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Sysmex to Acquire Oxford Gene Technology

NEW YORK (GenomeWeb) – Sysmex, a Japanese in vitro diagnostics company, has signed a deal to acquire all the shares of Oxford Gene Technology, OGT said today.

Upon completion of the deal, OGT will become a wholly owned subsidiary of Sysmex. Further terms were not disclosed, though OGT CFO Tim Hall said that the deal is likely to close by mid-June.

Once Sysmex acquires OGT, the British maker of molecular analysis tools will remain intact as a company, answering directly to Sysmex's management in Kobe. "There will be no change in corporate structure, and the various companies within the OGT group will remain," Hall said.

OGT was founded in 1995 by Edwin Southern, a University of Oxford molecular biologist and microarray innovator. The company expanded under the stewardship of Mike Evans, who joined as CEO in 2005, and OGT acquired Sense Proteomic in 2009, and Cytocell in 2014, while developing its array and next-generation sequencing offerings. It currently employs around 100 people.

According to Hall, Southern, 78, remains a majority owner of OGT, but had been looking to sell the firm to an appropriate partner, while focusing his resources on charitable activities.

"There have been plenty of suitors," Hall said, "considering the growth we've experienced recently."

In a statement, OGT disclosed that for its fiscal year that ended on September 30, 2016 OGT recorded sales of £19.7 million ($25.3 million), mainly from sales of its Cytocell fluorescence in situ hybridization probes, SureSeq next-generation sequencing products, and CytoSure microarrays that together grew collectively by 30 percent in FY16 compared to the prior year.

"They see arrays as very complementary to the rest of the business, and all of it fits together very nicely," said Emma Shipstone, executive vice president of marketing at OGT.

While arrays, particularly for cytogenetics, have remained the cornerstone of OGT's business since its founding, Hall said that Sysmex was drawn to the company after using its Cytocell FISH probes together with Flow FISH, an automated system that Sysmex codeveloped with Merck. "The initial talks around FISH probes led to where we are now," he said.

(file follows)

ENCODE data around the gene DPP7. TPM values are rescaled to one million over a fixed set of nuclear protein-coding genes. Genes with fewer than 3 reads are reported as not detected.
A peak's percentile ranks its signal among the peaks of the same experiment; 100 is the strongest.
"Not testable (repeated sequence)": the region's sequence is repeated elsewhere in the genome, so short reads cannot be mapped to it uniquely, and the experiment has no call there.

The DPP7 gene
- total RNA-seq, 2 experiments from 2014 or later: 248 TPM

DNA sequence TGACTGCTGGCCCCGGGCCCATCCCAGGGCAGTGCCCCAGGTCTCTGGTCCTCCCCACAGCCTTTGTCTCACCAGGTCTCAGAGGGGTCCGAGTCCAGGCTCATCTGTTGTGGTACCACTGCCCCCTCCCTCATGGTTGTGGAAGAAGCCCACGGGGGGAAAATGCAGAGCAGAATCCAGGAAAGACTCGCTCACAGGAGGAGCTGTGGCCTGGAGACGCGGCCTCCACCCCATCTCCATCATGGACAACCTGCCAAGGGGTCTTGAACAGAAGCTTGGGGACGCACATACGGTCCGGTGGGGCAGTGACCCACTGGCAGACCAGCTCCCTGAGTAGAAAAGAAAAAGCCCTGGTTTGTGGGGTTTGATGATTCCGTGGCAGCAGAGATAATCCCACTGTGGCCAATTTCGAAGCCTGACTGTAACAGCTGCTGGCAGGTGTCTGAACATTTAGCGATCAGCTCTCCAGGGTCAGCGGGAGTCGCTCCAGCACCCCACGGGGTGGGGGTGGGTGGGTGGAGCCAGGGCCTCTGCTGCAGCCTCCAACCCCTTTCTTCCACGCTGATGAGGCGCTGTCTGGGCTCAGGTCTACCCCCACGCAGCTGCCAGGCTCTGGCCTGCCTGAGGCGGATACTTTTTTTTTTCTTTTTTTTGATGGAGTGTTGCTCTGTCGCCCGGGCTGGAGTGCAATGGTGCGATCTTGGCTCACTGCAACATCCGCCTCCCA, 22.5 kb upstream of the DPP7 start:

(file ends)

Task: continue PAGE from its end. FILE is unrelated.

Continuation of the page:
The company's R&D teams are already planning to collaborate on developing an automated system for FISH testing, Hall said, that will pair the system with OGT's reagents. OGT's expertise in sequencing was also a factor in the deal, Shipstone added. In a statement, Sysmex said that OGT's next-generation sequencing "reagent development capabilities" will enable it to "reinforce [its] technology base in the area of genomic medicine."

Sysmex has been active in recent years, particularly through Sysmex Inostics, its molecular diagnostics subsidiary, in attempting to bring liquid biopsy-based molecular tests to the clinical market, either using sequencing as a technology platform, or its BEAM emulsion-based digital PCR technology. Merck and Sysmex garnered a CE-IVD mark for a test for colorectal cancer based on the latter platform last year. 

"They are interested in putting this all together from a liquid biopsy perspective," said Shipstone, "from their desire to enhance personalized medicine."

While Sysmex and OGT's R&D teams plan business opportunities, OGT will also raise its international profile thanks to its relationship with Sysmex, which employs 8,000 people worldwide, and does half its business in Asia, with the remainder in Europe and North America. By comparison, the majority of OGT revenues are generated in Europe and North America, the only regions where it has direct sales representatives.

"They have a large organization with a much larger footprint," said Shipstone, "so there are absolutely opportunities for us to expand our business."